[Pnews] Oscar Lopez Rivera Grito de Lares Message

Prisoner News ppnews at freedomarchives.org
Mon Sep 21 12:08:29 EDT 2015

*A Special Message on El Grito de Lares from Oscar López-Rivera*

/For the past thirty-four years, Oscar López-Rivera, the longest held 
political prisoner in Puerto Rican history, has commemorated El Grito de 
Lares from within a U.S. prison. From his cell in the Marion Federal 
Penitentiary, he wrote a brief reflection on the significance of El Grito. /

It’s very important to celebrate the Grito de Lares, especially to learn 
more about that glorious event and to have a good appreciation about the 
courageous men and women who dared to sow the seed of struggle for the 
independence and sovereignty of our beloved homeland. We can raise the 
question, why was the abolition of slavery so important to the heroic 
women and men who took up arms against Spanish colonialism?Would the 
Spaniards have abolished slavery without their uprising? Would the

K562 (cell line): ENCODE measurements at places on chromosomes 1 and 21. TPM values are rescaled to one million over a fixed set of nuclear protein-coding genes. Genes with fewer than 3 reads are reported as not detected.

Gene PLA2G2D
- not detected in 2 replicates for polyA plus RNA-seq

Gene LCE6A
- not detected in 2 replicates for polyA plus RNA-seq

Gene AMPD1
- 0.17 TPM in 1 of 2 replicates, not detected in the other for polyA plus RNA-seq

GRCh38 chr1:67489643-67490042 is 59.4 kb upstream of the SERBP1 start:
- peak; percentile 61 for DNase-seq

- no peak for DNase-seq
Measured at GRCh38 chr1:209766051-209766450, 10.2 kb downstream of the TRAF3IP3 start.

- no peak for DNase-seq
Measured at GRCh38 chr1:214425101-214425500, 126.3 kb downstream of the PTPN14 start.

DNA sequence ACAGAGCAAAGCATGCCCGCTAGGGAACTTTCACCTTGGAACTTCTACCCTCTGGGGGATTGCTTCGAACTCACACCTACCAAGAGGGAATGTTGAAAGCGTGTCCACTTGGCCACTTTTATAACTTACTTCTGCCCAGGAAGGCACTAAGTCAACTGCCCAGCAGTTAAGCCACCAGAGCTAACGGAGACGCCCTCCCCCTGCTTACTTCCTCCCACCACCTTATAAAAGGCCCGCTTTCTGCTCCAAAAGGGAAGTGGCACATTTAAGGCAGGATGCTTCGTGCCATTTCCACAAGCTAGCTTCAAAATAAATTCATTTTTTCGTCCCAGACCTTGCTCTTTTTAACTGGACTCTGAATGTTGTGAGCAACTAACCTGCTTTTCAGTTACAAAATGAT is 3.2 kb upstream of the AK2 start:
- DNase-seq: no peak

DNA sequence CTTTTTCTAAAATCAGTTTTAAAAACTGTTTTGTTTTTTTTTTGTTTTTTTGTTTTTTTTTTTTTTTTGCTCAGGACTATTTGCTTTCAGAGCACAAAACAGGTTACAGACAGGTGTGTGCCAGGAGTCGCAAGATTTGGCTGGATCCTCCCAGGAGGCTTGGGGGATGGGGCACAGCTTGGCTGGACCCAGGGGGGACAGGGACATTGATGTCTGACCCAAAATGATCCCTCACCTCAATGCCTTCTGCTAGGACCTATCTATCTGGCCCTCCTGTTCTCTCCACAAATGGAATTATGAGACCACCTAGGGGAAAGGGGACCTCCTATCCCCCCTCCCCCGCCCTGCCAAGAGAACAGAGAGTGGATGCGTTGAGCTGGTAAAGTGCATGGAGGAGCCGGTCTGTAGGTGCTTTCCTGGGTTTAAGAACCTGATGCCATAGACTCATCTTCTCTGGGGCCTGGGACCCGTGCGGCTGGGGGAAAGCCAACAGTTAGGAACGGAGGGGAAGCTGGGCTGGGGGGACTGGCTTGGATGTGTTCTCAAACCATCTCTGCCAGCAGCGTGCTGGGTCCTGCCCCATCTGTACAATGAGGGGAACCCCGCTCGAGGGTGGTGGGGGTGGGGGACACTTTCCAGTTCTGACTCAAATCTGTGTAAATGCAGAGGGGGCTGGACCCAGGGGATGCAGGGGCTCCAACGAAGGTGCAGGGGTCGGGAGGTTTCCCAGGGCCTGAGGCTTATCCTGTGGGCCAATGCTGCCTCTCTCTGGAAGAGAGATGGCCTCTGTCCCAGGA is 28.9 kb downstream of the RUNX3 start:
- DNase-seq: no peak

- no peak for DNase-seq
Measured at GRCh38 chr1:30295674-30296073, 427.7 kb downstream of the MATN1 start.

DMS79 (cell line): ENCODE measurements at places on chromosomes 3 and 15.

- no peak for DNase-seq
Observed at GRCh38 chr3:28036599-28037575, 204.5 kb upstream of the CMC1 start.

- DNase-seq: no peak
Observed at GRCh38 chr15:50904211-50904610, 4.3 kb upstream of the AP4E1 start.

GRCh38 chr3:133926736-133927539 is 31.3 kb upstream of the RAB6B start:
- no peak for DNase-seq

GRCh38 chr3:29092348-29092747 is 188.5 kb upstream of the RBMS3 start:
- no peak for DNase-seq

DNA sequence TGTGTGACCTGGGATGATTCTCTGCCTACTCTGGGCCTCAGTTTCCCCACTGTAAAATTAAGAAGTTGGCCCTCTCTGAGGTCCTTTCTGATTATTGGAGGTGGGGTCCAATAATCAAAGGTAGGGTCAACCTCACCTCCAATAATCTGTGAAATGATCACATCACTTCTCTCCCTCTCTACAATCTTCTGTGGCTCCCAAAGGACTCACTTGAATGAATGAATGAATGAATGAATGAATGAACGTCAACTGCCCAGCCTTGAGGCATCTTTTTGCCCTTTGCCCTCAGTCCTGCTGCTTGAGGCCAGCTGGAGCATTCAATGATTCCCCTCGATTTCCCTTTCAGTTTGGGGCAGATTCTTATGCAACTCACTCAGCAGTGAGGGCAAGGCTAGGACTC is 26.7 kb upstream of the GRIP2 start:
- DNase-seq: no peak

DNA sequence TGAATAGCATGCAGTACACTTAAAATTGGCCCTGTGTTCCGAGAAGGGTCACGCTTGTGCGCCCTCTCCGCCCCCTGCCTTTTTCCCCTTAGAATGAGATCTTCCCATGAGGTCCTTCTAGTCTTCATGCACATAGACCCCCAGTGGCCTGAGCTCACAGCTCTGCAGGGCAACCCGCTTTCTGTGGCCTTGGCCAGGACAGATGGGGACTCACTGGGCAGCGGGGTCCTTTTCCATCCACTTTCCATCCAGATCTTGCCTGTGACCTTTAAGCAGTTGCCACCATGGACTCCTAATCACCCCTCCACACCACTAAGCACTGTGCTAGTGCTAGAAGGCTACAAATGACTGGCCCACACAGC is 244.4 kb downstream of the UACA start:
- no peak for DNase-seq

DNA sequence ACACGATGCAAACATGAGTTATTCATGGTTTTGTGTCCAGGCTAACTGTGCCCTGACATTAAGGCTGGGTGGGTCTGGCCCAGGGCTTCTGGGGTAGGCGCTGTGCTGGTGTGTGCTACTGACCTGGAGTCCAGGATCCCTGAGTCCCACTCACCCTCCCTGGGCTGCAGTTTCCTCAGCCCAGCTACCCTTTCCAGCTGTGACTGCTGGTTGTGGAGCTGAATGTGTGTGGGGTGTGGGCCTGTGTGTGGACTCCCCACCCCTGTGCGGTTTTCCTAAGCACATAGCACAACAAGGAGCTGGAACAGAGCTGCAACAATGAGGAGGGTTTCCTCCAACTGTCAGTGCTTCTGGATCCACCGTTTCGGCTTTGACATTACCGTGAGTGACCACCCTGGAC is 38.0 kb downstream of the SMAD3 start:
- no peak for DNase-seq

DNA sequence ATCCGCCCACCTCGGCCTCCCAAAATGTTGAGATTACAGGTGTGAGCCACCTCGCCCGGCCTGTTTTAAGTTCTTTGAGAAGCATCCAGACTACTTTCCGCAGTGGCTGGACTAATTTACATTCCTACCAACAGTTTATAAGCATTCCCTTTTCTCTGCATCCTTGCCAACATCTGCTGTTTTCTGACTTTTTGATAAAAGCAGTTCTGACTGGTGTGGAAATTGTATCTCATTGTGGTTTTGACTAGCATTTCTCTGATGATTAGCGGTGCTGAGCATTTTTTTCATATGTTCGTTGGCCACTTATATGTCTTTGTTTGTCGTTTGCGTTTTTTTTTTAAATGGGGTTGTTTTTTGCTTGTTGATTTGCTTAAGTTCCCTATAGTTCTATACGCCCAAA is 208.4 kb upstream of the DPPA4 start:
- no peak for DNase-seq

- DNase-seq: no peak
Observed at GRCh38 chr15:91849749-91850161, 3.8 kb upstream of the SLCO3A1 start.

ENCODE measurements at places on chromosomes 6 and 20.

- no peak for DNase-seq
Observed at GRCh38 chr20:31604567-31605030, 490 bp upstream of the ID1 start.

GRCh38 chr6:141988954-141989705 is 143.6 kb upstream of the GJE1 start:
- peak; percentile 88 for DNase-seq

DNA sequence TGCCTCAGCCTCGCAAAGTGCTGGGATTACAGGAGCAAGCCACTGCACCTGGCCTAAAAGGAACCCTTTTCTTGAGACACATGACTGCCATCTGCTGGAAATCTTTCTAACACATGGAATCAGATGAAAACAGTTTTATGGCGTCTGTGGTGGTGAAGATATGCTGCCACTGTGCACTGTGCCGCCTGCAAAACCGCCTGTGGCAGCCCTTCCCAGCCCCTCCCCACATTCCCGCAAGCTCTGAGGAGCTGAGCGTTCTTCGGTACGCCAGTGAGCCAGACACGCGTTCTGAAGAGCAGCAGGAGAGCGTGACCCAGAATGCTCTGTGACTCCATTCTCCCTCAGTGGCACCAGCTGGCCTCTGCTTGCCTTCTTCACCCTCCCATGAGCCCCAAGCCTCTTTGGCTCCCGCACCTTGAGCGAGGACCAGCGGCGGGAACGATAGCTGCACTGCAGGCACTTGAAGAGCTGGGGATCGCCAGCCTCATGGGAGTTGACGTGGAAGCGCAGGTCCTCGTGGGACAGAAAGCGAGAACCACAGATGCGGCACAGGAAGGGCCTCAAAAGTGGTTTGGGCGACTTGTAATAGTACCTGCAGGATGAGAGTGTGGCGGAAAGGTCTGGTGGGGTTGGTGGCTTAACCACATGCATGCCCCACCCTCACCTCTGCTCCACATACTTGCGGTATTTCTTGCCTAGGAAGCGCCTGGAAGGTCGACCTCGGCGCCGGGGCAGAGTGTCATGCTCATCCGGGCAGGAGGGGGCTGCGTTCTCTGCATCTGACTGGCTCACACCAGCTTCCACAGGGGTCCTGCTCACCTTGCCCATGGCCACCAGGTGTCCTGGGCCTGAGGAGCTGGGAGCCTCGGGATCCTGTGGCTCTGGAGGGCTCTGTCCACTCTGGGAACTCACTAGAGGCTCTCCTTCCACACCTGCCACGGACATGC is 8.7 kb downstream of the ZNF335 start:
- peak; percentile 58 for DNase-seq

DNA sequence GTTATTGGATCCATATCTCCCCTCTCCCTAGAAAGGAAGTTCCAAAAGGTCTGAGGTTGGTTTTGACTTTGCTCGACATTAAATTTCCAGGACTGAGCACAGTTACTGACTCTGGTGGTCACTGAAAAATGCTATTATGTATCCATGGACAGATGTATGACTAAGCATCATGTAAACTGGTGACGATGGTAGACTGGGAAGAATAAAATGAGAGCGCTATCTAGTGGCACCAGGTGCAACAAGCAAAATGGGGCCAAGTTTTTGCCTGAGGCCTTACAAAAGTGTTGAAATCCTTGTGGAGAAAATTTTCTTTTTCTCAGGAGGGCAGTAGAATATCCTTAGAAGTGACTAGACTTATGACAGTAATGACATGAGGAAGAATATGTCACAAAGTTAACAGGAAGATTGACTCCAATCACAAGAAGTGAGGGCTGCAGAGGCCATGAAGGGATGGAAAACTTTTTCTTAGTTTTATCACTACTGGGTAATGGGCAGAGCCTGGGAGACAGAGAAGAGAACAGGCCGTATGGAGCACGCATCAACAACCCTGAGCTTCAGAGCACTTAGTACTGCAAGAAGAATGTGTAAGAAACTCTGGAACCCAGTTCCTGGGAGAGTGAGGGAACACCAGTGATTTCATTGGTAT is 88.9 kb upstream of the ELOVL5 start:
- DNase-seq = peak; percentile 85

colonizers have continued taking Puerto Ricans for granted? Would the 
anti-colonial struggle have had the continuity it has been able to have 
without this event? If the Grito de Lares had not happened, could so 
many generations of Puerto Rican freedom fighters have given continuity 
to the anti-colonial struggle?

The best leaders, who have succeeded them and emulated their example, 
have looked at the Grito de Lares as the most important symbol of the 
Puerto Rican anti-colonial struggle. They have used it as a platform not 
only to raise consciousness, but also as one that will not allow Puerto 
Ricans to forget that we have the potential of becoming an independent 
and sovereign nation as long as we dare to struggle for it.

For us, El Grito de Lares is as important as the Grito de Dolores is to 
Mexicans and the Grito de Yara is to our Cuban brothers and sisters. The 
Grito de Lares was only the beginning of a revolutionary process. Its 
celebration in the Puerto Rican diaspora and in Puerto Rico confirms 
that our struggle to end colonialism continues, and that generation 
after generation has carried in its heart our national boricua identity. 
Indeed, the seed sown by the heroic women and men in the Grito de 
Lares—that 23 of September, 1868—has become a perennial one. Our 
struggle continues and victory will be ours because we dare to struggle 
and to win.


Oscar López-Rivera


National Boricua Human Rights Network
2739 W. Division Street
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